Sunday, February 17, 2013

To the Lighthouse: Plagiarism or Honkadori (allusive variation)

                     poets of all ages contributed to one Great Poem perpetually in progress
                     -- Percy Bysshe Shelley
                    cited in The Anxiety of Influence: A Theory of Poetry by Harold Bloom

[About two and a half years ago,] I had long discussions with some haiku poets over the issue regarding "déjà-ku," a term invented by Michael Dylan Welch for “haiku that bear some relationship to other poems." 1 As Welch describes in his Simply Haiku article, these relationships can be good when showing a skillful use of allusion and homage, and not good in the cases of plagiarism and “cryptomnesia (remembering someone else's poem without realizing that one is remembering rather than creating it)" 2 Throughout our discussions, the recurring words or phrases were “not the first,” “similar/same,” “not original or fresh,” “has been done.” Some poets even lamented that poets who wrote déjà-ku had great difficulty in submitting them for publication. At some point, the discussions revolved around one key issue: “how similar is too similar?” [déjà-ku is not an academically recognized term but a name for a theory developed by Dylan Welch] In terms of language, structure, style, and theme, the following two haiku are the most problematic of all that we discussed for they are almost identical.

Yosa Buson’s haiku:

Japanese original:

tsurigane ni tomarite nemuru kochoo kana

English translation:

On the temple bell
has settled, and is fast asleep,
a butterfly.

Masaoka Shiki’s haiku:

Japanese original:

tsurigane ni tomarite hikaru hotaru kana
English translation:

On the temple bell
has settled, and is glittering,
a firefly. 3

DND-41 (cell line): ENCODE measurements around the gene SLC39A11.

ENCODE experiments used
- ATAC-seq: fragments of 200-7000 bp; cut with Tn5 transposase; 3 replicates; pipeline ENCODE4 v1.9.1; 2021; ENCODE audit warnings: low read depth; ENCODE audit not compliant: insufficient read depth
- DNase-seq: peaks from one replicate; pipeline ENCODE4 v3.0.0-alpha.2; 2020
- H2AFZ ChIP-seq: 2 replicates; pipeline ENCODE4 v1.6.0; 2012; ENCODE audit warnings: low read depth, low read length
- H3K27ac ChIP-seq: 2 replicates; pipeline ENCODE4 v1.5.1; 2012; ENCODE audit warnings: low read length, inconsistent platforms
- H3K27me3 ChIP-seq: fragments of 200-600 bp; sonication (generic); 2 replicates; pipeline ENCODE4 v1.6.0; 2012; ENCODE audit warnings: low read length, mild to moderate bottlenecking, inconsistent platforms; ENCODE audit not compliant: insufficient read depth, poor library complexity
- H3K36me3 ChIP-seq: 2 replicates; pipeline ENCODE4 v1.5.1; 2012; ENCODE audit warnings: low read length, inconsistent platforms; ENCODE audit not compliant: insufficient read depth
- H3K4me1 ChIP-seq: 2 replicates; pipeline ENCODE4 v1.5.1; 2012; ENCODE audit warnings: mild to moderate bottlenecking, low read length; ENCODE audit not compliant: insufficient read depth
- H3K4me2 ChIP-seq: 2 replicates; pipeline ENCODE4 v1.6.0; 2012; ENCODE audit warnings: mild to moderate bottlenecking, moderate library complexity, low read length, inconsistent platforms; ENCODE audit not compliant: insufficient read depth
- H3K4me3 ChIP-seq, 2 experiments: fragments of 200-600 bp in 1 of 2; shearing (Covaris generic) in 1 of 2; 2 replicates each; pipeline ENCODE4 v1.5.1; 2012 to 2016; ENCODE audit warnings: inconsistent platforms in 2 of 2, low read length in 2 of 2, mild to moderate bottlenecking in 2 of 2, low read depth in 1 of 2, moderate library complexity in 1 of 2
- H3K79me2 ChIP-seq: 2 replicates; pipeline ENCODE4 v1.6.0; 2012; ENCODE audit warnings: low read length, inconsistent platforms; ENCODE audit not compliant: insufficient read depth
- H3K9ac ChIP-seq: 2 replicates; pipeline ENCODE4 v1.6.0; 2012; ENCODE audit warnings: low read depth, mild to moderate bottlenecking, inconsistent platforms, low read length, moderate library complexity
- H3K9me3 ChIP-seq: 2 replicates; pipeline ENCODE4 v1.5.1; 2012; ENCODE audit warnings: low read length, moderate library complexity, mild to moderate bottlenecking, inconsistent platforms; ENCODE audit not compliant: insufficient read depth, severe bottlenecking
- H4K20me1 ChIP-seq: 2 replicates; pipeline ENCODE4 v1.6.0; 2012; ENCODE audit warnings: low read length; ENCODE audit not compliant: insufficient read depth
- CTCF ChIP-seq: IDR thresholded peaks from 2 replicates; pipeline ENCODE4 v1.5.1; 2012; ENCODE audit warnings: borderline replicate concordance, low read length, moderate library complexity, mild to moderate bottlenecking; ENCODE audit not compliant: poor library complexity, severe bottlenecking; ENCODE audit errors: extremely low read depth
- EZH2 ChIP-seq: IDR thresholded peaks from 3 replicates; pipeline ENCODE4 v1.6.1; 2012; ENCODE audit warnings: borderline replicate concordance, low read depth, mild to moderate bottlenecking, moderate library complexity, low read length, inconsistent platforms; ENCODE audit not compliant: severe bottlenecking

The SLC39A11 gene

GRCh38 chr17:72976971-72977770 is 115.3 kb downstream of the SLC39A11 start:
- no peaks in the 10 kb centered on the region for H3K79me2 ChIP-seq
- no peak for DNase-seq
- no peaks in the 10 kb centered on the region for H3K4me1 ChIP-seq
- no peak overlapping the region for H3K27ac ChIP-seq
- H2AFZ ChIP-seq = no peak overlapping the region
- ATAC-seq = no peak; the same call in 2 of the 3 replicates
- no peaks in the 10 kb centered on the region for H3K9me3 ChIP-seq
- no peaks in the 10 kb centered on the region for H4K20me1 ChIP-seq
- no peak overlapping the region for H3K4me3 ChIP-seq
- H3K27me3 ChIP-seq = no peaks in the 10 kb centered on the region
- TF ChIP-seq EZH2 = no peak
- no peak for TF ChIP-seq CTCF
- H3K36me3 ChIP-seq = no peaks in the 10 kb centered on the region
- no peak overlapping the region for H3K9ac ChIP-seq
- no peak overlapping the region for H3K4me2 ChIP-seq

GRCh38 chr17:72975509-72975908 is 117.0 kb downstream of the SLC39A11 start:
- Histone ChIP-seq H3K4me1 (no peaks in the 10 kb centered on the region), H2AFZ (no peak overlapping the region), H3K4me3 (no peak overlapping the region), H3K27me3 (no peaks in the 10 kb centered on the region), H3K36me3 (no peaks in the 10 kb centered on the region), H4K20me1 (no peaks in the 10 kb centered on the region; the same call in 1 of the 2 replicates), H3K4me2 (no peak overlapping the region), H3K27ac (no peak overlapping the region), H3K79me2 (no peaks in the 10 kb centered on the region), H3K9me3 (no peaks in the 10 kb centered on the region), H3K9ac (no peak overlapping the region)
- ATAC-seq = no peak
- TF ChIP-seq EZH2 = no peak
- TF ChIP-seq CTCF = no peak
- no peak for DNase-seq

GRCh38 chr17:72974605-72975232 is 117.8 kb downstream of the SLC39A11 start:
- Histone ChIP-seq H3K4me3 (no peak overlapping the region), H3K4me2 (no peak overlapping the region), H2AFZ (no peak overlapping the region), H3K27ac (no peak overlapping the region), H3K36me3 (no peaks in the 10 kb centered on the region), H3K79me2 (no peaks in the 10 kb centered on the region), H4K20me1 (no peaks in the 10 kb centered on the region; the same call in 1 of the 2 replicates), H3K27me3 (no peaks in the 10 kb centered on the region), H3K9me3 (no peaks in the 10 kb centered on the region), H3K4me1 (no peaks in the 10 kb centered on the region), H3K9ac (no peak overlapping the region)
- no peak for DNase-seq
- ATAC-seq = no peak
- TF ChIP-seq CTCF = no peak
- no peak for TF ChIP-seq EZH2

Read in the context of Western literary criticism, 4 Shiki’s poem either reaches the limits of allusion, 5 or is simply condemned as derivative. However, read in the context of the Japanese poetic tradition, the cultural significance of kigo, and especially of honkadori, 6 a concept that is close to a loosely-defined Western equivalent of allusion, Shiki’s poem re-contextualizes Buson’s so as to create new meanings and perspectives.

The different evaluations of Shiki’s poem, one that was written in a later time and understood as reworking of an old image, result from the different understandings of the relationship of one’s creativity to originality/newness. In Edo culture, the ability to create the new through the old was a more preferred form of newness than the ability to be unique and individual. 7 This Japanese view of “newness” still pervades and is in sharp contrast with that of the West.

Veteran haiku poet and editor Cor van den Heuvel gives an incisive explanation about these perspective differences: “If a haiku is a good one, it doesn’t matter if the subject has been used before. The writing of variations on certain subjects in haiku, sometimes using the same or similar phrases (or even changing a few words of a previous haiku), is one of the most interesting challenges the genre offers a poet and can result in refreshingly different ways of ‘seeing anew’ for the reader. This is an aspect of traditional Japanese haiku which is hard for many Westerners, with their ideas of uniqueness and Romantic individualism, to accept. But some of the most original voices in haiku do not hesitate to dare seeming derivative if they see a way of reworking an ‘old’ image.” 8 (note: Jessica Millen's contextualized analysis of "Romantic Creativity and the Ideal of Originality" can be accessed at

In his haiku, Shiki used the same techniques that Buson did, but employed a related, yet dynamically, different image of a glittering firefly (a summer kigo), which stirs the tranquility of Buson’s deeply sleeping butterfly (a spring kigo). This slightly different emphasis conveyed a different feeling, and would be recognized by the informed reader at once and “appreciated as much if not more than a completely new idea. The virtuoso approach to literature, and to art as well, where the artist attempts to do essentially the same thing as his predecessors but in a slightly different way, is characteristic of Japan.” 9